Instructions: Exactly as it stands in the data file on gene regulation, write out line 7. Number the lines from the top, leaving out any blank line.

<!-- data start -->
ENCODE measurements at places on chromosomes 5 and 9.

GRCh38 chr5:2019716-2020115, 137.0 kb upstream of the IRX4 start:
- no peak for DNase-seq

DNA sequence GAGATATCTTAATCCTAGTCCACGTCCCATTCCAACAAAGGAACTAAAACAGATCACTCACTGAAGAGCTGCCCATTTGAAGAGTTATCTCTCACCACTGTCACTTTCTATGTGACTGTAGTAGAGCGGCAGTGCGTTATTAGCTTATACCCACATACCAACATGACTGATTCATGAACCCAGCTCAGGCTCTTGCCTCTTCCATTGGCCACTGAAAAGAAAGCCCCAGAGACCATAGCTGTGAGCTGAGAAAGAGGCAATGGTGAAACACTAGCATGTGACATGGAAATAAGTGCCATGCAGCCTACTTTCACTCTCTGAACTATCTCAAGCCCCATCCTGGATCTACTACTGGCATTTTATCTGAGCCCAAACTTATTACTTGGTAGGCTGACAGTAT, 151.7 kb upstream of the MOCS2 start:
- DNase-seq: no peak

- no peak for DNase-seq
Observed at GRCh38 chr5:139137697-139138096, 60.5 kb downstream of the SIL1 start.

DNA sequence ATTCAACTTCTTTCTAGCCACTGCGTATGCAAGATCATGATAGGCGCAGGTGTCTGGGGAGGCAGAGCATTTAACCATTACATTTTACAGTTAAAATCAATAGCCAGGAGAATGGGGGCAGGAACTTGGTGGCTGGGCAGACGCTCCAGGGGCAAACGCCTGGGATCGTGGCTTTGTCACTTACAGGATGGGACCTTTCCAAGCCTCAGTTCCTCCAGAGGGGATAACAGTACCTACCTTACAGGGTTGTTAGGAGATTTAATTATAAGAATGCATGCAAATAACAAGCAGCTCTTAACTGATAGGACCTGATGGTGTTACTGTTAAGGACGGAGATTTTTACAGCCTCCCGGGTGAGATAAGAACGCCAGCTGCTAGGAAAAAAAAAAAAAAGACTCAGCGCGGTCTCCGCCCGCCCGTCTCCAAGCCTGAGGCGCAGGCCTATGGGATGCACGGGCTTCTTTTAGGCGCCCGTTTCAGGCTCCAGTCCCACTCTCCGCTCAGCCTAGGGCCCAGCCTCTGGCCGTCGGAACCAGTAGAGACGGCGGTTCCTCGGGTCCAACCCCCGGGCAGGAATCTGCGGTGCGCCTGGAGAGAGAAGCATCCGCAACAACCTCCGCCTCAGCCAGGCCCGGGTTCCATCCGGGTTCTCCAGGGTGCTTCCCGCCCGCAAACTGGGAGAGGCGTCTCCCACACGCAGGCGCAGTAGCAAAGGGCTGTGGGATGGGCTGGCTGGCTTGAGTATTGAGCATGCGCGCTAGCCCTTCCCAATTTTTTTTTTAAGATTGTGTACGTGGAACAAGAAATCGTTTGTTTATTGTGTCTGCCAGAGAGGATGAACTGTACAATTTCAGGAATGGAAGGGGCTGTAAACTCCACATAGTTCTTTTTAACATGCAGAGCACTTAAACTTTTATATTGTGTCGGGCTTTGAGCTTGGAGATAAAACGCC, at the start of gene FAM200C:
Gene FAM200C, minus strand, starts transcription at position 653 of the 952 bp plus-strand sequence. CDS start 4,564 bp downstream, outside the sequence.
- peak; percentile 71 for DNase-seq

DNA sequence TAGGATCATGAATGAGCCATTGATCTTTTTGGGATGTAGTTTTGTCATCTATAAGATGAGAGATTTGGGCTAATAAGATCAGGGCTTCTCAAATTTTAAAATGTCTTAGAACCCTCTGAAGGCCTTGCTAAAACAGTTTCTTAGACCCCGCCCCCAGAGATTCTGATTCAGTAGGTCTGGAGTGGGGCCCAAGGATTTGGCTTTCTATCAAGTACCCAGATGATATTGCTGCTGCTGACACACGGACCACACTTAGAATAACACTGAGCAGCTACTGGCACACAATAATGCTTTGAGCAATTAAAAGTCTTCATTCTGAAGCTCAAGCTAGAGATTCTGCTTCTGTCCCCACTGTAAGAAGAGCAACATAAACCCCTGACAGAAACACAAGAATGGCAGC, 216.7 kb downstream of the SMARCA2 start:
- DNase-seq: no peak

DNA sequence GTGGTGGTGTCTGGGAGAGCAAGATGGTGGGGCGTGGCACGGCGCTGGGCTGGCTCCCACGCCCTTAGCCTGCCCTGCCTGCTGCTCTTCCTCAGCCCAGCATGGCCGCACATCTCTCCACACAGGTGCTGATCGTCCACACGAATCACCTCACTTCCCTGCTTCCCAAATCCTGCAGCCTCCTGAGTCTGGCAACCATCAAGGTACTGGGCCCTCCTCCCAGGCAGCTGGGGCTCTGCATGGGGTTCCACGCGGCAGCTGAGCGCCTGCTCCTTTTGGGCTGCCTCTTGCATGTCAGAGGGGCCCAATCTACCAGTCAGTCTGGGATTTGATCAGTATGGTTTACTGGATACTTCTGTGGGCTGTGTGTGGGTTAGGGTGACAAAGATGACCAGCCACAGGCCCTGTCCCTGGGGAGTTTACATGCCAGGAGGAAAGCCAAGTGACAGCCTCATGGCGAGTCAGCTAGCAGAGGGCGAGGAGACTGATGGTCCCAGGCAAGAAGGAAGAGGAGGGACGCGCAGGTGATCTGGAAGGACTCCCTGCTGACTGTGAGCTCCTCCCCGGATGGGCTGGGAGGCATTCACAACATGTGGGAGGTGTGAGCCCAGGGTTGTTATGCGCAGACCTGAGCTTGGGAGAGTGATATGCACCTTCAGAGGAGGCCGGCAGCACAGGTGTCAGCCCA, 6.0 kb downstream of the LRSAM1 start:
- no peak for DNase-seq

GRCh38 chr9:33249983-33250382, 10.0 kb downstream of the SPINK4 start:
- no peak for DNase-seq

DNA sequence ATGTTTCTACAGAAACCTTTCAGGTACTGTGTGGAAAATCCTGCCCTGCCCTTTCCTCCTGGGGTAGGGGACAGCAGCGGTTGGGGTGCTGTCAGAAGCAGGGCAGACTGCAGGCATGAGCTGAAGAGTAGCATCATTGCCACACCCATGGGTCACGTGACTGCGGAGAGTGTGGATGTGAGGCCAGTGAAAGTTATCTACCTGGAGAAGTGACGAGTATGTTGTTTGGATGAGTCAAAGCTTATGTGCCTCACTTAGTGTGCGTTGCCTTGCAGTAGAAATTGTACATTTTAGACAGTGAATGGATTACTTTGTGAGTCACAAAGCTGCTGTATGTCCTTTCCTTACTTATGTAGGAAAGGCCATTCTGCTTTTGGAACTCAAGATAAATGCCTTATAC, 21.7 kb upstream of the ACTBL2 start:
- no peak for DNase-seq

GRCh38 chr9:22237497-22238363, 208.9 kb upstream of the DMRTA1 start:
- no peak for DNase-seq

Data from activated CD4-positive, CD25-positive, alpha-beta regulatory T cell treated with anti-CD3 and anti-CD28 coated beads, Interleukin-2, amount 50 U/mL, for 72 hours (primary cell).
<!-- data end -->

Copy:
Observed at GRCh38 chr5:139137697-139138096, 60.5 kb downstream of the SIL1 start.